Landholders along the Karuah River on the mid North Coast of NSW have been successfully involved in a fish habitat rehabilitation project.
The owners of Pumpkin Point, a private reserve frequented by local anglers, have just completed the project with the help of a Recreational Fishing Trust funded Habitat Action Grant from Industry & Investment NSW (I&I NSW). The project saw successful work carried out to save eroded river banks that were largely devoid of a natural mangrove buffer.
“We constructed rock fillets and revegetated the banks with native vegetation to stabilise the river banks and improve the habitat for fish,” project coordinator and site co-owner David Kirkness said.
“After spending 15 years attempting to stop severe erosion of the waterfront of our property at Pumpkin Point we were delighted to get assistance from I&I NSW.
“We have not only reduced riparian erosion but we have promoted the regrowth of mangroves and improved habitat for fish and their food source,” he said.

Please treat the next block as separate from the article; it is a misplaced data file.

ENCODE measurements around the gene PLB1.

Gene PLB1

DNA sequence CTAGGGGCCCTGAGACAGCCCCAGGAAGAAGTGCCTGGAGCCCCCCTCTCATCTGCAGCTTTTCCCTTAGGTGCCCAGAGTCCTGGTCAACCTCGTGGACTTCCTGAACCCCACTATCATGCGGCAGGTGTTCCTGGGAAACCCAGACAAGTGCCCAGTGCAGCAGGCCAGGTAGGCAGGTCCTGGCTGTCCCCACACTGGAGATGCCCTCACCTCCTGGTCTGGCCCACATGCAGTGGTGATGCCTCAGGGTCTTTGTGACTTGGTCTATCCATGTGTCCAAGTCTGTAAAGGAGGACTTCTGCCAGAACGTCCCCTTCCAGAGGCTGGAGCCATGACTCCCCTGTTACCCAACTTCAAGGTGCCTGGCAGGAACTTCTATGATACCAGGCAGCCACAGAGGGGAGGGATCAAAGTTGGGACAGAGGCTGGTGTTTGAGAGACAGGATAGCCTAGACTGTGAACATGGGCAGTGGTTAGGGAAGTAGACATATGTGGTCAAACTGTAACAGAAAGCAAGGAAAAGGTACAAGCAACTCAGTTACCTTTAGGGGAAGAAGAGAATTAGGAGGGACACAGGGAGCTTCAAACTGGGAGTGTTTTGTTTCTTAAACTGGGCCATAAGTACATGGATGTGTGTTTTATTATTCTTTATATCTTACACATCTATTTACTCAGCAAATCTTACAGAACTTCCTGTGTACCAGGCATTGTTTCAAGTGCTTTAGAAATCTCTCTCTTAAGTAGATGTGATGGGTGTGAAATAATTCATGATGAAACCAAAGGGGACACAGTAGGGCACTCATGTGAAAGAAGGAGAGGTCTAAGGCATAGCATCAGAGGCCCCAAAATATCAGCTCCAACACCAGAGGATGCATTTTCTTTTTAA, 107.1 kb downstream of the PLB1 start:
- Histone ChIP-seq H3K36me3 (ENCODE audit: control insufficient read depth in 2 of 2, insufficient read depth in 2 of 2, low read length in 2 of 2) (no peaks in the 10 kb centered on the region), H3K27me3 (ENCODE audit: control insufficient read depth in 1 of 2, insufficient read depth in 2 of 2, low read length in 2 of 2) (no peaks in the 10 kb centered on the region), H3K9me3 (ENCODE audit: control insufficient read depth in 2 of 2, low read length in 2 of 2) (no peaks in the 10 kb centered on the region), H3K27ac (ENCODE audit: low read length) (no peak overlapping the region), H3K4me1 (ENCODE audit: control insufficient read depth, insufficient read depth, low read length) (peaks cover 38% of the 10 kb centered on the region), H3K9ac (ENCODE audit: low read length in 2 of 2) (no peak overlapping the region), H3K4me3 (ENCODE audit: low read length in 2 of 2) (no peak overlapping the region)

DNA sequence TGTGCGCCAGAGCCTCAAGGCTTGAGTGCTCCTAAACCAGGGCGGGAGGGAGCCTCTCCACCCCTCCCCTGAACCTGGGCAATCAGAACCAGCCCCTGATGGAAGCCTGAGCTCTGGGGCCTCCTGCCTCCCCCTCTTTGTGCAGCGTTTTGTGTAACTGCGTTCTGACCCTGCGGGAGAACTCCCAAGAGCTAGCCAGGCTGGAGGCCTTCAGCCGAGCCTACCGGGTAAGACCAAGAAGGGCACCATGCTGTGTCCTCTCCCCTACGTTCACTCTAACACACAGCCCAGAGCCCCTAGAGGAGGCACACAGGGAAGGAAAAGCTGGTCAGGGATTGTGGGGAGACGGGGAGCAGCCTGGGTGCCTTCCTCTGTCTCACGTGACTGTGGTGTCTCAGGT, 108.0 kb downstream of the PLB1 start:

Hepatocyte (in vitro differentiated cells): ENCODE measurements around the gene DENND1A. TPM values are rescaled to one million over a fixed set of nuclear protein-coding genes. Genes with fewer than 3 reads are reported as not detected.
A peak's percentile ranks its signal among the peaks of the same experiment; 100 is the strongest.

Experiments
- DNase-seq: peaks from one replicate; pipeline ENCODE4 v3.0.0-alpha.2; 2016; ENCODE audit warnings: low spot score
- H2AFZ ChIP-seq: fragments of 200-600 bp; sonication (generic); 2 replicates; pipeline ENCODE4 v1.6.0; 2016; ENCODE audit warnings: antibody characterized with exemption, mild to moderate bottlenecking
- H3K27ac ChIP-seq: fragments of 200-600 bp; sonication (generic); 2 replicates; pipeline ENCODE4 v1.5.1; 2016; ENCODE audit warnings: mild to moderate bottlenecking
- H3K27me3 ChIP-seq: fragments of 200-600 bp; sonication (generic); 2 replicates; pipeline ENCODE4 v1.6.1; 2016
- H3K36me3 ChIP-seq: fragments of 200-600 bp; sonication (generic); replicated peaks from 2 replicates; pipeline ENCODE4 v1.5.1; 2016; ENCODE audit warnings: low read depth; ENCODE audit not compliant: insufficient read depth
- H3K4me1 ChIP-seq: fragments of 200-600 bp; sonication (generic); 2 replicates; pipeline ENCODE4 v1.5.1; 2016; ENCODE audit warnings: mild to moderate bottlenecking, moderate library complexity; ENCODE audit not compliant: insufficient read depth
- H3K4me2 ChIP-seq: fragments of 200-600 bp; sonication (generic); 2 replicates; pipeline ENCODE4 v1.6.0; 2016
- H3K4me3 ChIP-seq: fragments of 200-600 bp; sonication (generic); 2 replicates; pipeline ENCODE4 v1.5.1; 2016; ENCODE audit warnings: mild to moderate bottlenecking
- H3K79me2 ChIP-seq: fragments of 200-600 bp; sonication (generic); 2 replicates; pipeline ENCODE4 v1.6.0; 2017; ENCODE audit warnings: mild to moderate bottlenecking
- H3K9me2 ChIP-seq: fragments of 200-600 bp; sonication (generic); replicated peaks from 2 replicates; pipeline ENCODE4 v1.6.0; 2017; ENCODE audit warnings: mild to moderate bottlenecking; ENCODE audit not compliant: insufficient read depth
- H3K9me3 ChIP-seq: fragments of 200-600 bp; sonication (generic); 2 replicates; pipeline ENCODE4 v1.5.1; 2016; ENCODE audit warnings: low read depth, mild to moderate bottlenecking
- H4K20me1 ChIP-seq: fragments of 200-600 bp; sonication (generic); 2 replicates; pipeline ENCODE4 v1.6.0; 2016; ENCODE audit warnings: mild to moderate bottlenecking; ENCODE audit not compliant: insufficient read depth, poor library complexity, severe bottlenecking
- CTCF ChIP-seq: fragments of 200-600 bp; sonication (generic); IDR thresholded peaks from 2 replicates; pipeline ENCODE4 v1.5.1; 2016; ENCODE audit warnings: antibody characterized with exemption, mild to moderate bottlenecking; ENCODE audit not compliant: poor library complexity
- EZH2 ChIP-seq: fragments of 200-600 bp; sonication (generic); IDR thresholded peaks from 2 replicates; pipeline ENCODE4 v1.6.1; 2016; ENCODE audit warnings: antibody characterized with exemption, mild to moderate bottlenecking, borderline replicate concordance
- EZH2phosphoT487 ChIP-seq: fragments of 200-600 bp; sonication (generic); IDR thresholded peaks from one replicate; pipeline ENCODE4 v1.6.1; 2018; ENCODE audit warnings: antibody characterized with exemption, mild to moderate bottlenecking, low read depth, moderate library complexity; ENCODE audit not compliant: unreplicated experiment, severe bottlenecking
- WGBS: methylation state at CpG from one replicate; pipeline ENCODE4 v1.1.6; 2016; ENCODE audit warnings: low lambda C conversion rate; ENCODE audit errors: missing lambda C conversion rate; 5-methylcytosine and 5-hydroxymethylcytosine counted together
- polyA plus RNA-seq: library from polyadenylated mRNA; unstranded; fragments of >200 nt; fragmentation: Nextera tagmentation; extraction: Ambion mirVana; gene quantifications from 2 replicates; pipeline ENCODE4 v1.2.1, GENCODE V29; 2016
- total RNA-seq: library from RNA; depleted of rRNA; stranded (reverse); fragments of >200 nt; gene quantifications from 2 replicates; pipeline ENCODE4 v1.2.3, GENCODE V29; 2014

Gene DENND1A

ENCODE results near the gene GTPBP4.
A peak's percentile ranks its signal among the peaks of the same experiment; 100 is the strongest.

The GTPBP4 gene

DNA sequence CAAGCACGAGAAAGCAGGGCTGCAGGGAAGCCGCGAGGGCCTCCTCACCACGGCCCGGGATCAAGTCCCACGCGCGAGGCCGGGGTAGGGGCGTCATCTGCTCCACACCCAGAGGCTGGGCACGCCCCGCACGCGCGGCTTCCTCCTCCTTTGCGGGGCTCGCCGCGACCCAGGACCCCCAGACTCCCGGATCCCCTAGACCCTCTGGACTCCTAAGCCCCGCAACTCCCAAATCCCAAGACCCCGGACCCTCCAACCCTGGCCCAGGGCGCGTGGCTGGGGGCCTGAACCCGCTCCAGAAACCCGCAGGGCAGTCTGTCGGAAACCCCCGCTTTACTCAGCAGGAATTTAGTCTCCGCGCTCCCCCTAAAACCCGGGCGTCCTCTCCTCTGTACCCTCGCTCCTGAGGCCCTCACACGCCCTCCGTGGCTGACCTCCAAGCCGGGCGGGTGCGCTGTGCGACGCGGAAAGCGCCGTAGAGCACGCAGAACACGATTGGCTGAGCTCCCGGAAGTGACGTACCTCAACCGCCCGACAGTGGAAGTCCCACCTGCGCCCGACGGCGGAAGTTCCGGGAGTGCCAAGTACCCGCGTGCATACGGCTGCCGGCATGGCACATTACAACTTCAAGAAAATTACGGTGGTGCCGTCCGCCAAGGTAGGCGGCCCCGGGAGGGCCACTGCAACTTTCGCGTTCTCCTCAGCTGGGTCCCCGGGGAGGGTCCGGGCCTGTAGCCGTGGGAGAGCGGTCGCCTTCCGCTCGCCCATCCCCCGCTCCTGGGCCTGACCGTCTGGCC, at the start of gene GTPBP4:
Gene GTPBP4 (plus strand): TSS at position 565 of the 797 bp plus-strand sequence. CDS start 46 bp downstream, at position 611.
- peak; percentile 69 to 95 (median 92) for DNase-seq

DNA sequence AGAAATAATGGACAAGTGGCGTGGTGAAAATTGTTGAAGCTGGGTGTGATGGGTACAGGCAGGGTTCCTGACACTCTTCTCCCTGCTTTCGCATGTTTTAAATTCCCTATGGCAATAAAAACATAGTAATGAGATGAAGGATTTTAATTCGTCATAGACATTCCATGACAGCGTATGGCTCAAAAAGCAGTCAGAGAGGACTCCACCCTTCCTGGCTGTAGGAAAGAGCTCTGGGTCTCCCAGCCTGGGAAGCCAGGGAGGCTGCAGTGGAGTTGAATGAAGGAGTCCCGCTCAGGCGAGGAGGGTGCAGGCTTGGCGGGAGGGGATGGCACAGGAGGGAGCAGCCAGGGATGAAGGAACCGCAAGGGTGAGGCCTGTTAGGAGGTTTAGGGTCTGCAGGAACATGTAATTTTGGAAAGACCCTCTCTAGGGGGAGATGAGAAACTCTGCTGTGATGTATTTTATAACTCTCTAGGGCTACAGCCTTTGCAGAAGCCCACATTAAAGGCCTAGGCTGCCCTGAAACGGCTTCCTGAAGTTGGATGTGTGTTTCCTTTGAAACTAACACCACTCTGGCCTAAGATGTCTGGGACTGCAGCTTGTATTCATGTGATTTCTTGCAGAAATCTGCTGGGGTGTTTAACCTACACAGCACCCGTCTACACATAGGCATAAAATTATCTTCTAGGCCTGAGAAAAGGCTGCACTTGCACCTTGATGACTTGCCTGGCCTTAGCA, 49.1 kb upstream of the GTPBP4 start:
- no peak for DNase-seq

I&I NSW Conservation Manager, Charlotte Jenkins, said natural riverbank vegetation was essential to maintaining good quality fish habitat.
“Native river bank trees and shrubs such as mangroves provide fish habitat and food and act as a buffer,” said Ms Jenkins.
“Reducing erosion and helping to maintain water quality are all essential ingredients to help fish survive and thrive,” she said.
I&I NSW is now calling on other individuals, groups, local councils and organisations interested in improving their local waterways for fish to apply for a Habitat Action Grant.
The Habitat Action Grants close on 15 October 2010 at 5.00pm.
To see examples of previous Habitat Action Grant project successes, visit: www.dpi.nsw.gov.au/fisheries/habitat/rehabilitating/ahr-grants-program